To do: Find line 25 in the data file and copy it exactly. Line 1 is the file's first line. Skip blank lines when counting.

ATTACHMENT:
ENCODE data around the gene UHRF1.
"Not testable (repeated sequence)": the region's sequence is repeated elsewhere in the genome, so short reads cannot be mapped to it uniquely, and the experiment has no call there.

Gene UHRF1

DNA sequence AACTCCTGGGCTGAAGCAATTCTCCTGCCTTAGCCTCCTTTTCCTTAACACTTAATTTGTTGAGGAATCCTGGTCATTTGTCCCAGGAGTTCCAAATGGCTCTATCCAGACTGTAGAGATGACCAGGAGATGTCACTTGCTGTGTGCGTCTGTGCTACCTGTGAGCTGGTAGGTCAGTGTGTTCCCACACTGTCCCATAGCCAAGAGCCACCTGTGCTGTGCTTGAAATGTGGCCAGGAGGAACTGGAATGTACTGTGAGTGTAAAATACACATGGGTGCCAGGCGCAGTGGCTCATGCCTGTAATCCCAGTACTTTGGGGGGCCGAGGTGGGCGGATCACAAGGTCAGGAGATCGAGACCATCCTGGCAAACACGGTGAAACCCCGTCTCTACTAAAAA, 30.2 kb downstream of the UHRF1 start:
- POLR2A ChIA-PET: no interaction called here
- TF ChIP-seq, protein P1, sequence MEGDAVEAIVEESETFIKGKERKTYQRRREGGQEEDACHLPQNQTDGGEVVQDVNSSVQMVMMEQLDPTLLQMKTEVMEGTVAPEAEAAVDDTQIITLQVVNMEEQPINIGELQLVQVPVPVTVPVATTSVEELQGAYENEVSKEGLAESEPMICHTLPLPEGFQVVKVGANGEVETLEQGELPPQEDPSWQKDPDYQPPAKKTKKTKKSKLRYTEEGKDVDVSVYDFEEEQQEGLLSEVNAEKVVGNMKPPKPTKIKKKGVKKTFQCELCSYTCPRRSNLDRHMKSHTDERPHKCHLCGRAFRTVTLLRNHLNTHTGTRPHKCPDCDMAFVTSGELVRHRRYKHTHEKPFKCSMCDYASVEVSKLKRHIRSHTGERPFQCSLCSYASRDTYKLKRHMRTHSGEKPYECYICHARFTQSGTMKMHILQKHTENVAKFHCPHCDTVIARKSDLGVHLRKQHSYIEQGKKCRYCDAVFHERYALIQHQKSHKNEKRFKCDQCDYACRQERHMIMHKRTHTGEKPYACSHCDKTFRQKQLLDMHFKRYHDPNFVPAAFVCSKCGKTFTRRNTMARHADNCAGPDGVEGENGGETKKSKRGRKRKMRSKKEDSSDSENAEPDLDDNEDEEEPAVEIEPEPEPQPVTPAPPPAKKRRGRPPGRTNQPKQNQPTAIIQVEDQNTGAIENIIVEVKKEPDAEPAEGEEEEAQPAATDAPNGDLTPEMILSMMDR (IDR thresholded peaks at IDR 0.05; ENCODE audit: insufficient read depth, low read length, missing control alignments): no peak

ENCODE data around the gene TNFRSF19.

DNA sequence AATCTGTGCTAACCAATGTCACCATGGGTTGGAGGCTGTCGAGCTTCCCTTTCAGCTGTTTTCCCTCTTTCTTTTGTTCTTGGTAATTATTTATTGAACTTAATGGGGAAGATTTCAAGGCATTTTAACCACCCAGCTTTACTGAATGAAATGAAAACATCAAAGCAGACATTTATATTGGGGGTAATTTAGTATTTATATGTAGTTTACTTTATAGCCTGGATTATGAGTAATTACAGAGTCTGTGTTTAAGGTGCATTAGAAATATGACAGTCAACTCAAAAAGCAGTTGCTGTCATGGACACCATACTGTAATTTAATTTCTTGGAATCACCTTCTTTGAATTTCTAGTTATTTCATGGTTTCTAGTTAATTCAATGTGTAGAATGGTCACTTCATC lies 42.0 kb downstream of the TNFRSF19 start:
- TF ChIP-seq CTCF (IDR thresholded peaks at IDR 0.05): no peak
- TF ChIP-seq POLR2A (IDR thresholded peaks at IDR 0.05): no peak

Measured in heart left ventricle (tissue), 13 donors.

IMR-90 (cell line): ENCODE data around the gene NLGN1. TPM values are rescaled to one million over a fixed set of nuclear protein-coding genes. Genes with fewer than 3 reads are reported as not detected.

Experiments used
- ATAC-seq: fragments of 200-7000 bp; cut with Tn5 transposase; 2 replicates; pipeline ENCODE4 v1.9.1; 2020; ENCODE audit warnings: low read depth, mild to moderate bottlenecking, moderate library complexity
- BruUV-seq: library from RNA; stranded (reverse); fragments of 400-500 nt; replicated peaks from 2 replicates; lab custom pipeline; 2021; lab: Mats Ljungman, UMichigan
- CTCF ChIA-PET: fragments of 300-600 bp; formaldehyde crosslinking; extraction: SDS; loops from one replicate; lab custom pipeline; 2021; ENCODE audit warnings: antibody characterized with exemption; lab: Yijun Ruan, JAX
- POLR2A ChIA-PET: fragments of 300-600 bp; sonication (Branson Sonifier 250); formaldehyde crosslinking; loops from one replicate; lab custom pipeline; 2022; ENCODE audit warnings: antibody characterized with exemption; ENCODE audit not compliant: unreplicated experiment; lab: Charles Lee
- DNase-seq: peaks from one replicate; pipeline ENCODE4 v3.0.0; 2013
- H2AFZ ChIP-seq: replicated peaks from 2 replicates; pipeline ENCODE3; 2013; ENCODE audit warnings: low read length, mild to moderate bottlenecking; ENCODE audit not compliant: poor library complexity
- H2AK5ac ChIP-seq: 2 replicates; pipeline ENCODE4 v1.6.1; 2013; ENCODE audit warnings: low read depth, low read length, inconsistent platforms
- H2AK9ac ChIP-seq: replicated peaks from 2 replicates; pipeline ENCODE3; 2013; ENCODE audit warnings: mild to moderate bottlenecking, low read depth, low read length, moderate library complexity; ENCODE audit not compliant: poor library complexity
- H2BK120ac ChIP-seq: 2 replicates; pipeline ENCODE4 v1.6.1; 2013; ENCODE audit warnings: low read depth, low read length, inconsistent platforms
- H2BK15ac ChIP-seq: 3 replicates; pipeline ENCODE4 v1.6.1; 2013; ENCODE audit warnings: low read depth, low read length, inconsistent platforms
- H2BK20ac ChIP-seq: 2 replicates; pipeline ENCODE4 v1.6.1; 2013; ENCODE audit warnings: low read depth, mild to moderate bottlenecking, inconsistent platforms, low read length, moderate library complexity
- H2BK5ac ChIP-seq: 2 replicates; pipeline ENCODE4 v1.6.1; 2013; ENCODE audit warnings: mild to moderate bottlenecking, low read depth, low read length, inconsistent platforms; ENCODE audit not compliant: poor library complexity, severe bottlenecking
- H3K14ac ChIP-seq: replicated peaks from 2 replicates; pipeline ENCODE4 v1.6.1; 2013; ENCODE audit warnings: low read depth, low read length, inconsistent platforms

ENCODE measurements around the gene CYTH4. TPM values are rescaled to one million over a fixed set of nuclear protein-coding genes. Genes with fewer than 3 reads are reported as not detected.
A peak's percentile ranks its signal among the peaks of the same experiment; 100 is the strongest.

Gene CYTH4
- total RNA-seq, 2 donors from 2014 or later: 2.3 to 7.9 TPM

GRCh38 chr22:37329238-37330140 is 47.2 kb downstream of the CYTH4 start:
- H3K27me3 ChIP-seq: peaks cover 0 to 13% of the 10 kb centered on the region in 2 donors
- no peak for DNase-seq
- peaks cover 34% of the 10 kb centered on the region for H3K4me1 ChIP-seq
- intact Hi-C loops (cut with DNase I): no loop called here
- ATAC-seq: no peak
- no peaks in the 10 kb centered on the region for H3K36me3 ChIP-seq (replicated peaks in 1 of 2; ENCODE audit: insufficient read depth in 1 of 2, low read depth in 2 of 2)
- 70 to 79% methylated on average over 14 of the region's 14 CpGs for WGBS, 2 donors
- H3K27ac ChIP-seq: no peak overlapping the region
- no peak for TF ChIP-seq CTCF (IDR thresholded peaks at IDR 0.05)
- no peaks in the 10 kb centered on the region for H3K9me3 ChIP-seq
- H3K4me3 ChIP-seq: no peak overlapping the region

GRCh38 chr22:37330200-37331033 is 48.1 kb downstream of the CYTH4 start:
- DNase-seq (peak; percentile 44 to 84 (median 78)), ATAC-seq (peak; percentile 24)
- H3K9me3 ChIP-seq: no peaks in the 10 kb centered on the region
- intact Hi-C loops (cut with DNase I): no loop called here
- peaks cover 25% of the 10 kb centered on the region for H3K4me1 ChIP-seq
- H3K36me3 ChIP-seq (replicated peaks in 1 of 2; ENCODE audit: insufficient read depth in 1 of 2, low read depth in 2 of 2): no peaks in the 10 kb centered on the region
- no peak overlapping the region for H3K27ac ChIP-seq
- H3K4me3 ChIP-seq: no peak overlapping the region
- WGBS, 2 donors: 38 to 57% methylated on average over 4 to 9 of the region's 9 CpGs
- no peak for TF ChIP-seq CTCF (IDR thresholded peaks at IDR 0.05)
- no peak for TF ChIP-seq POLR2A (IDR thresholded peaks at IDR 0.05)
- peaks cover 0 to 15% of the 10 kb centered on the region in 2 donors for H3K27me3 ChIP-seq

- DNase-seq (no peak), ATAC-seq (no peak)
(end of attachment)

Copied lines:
- H2BK5ac ChIP-seq: 2 replicates; pipeline ENCODE4 v1.6.1; 2013; ENCODE audit warnings: mild to moderate bottlenecking, low read depth, low read length, inconsistent platforms; ENCODE audit not compliant: poor library complexity, severe bottlenecking